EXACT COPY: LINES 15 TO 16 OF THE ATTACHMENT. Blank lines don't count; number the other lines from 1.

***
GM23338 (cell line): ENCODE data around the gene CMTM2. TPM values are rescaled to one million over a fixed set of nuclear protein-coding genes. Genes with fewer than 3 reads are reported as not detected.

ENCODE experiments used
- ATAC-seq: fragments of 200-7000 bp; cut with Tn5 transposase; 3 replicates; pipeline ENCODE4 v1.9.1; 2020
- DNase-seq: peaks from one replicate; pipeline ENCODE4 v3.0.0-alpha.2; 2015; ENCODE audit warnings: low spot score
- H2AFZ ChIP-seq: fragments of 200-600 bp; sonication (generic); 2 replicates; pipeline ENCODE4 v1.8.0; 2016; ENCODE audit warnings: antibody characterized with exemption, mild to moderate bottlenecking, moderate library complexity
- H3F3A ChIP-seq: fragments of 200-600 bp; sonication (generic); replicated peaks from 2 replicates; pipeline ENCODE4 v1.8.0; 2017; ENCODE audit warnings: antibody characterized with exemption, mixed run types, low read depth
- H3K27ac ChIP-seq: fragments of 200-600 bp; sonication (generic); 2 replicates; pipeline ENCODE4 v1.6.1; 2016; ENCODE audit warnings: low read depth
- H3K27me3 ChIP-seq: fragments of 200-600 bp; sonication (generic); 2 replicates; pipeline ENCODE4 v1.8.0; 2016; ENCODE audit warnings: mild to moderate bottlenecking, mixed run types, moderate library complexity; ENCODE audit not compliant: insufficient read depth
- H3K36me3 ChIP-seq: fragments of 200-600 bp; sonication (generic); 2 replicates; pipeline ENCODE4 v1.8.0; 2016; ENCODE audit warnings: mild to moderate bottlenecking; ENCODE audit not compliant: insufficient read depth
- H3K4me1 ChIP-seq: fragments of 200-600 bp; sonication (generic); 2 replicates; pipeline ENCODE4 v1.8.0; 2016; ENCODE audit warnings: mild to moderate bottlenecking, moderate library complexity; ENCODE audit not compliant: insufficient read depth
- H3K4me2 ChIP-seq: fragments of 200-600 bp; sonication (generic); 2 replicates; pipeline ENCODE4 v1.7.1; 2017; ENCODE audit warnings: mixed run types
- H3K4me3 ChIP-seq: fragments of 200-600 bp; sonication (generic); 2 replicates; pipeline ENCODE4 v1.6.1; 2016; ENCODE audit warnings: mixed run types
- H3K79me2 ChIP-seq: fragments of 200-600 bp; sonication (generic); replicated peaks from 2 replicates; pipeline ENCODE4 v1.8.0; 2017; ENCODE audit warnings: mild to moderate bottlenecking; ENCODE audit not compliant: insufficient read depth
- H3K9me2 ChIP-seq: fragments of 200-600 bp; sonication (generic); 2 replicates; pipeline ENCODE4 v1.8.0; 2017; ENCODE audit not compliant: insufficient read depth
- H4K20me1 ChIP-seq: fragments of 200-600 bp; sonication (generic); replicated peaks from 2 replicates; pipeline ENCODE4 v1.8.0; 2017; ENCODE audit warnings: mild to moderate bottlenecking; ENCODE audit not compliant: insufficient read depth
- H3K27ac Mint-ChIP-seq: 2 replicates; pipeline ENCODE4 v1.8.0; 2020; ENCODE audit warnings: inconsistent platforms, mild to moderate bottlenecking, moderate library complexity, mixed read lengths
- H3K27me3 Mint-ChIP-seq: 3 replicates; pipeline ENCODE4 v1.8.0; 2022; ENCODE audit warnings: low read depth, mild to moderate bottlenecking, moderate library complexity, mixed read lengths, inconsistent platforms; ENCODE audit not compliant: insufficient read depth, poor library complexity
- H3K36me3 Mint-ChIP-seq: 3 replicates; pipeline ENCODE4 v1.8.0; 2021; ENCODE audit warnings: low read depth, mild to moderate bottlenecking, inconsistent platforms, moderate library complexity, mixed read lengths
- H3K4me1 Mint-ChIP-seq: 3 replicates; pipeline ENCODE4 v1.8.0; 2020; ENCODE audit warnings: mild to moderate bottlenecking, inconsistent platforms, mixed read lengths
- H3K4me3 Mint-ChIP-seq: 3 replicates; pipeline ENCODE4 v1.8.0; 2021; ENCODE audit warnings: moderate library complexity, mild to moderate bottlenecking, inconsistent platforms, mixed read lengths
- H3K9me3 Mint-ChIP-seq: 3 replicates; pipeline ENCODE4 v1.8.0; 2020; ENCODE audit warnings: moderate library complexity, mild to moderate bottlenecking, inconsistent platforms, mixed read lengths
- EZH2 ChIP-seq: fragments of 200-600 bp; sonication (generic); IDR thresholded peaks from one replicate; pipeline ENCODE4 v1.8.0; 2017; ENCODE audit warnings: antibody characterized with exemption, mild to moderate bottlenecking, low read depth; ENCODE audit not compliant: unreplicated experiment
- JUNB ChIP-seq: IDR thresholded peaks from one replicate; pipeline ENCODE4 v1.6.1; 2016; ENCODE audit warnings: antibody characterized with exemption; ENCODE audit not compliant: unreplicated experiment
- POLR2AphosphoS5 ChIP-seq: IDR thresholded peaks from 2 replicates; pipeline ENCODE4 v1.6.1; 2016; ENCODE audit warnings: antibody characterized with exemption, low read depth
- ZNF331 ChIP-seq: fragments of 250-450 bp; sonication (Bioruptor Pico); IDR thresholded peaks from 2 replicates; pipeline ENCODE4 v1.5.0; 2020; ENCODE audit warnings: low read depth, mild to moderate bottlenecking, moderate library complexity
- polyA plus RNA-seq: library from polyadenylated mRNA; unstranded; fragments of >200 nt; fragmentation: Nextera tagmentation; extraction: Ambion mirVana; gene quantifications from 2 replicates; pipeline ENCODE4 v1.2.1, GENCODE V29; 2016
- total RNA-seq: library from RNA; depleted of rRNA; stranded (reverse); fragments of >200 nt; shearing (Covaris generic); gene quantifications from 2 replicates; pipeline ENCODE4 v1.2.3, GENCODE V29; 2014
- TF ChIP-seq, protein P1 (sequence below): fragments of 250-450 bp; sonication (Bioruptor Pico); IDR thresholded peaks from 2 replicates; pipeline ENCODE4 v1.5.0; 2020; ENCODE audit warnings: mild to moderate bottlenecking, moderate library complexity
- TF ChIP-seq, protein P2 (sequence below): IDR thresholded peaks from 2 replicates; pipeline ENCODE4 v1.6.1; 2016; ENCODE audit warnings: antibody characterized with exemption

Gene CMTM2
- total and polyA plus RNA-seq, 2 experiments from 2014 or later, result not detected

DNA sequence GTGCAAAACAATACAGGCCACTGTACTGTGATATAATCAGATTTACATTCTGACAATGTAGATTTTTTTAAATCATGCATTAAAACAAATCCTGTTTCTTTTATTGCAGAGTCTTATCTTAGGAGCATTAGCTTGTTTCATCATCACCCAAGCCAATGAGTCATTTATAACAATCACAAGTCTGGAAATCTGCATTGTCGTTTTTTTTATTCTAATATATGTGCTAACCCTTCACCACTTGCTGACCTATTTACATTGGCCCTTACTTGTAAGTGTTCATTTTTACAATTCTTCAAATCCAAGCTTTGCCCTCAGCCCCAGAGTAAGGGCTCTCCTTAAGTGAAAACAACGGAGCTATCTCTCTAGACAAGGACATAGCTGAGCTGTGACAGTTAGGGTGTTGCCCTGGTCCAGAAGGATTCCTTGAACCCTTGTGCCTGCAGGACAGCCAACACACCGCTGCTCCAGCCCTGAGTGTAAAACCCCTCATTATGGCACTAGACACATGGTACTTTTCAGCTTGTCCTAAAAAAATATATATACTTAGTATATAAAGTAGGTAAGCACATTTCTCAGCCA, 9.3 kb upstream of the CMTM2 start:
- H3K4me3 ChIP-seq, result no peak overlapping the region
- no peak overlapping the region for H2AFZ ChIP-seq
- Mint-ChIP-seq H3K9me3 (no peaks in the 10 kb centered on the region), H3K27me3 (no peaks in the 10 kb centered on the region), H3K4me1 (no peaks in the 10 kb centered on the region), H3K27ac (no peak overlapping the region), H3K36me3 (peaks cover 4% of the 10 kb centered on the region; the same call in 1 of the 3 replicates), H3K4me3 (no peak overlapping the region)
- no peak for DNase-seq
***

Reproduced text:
- H4K20me1 ChIP-seq: fragments of 200-600 bp; sonication (generic); replicated peaks from 2 replicates; pipeline ENCODE4 v1.8.0; 2017; ENCODE audit warnings: mild to moderate bottlenecking; ENCODE audit not compliant: insufficient read depth
- H3K27ac Mint-ChIP-seq: 2 replicates; pipeline ENCODE4 v1.8.0; 2020; ENCODE audit warnings: inconsistent platforms, mild to moderate bottlenecking, moderate library complexity, mixed read lengths